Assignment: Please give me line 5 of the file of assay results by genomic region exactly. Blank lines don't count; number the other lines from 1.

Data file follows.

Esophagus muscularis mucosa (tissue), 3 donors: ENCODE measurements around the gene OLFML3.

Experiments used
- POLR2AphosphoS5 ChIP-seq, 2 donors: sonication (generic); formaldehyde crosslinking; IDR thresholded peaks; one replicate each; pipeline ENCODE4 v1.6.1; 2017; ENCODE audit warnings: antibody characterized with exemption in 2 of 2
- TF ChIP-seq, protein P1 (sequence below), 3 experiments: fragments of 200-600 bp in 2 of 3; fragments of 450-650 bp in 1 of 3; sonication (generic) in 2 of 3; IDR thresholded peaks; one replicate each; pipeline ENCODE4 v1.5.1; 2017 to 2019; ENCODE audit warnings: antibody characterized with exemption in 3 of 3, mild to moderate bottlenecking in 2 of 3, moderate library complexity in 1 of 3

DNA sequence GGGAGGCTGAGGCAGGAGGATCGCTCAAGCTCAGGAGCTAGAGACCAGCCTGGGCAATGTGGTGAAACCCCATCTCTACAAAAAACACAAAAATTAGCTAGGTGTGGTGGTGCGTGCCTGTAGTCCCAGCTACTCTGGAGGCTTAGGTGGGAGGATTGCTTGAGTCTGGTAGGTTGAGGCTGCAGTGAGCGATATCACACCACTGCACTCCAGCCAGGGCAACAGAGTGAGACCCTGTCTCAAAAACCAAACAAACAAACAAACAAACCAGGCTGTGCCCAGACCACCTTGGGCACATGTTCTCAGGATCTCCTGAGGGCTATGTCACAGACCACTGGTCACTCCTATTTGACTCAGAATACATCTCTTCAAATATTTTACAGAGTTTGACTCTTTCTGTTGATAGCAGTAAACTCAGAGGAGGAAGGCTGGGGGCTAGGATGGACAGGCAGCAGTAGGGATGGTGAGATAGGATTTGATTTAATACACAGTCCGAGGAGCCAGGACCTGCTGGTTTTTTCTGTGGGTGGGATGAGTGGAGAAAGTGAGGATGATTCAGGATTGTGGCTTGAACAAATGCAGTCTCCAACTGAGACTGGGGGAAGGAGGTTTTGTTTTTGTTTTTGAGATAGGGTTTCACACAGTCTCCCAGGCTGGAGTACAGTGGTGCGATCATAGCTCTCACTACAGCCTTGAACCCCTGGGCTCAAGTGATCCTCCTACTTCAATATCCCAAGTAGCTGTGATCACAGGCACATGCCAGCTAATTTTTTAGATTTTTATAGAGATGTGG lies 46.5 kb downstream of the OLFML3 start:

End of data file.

DNA sequence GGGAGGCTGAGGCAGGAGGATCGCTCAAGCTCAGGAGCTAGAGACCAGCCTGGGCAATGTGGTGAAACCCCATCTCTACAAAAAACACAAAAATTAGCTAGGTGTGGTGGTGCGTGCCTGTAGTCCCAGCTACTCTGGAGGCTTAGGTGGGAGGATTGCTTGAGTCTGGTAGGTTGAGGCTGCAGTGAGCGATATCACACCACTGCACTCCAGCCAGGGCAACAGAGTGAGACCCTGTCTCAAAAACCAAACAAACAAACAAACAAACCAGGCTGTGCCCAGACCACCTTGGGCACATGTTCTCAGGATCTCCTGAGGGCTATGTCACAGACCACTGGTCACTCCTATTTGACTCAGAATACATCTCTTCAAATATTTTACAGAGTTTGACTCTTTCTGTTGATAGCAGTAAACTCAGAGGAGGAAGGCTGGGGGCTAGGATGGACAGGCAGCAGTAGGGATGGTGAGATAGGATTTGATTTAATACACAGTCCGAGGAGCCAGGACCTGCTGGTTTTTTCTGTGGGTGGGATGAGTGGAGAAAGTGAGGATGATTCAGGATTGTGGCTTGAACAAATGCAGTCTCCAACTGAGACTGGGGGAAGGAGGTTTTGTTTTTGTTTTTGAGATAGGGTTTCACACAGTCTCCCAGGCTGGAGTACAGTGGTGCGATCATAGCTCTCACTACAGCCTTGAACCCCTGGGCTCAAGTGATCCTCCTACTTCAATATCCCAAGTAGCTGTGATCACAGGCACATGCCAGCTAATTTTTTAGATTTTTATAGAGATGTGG lies 46.5 kb downstream of the OLFML3 start: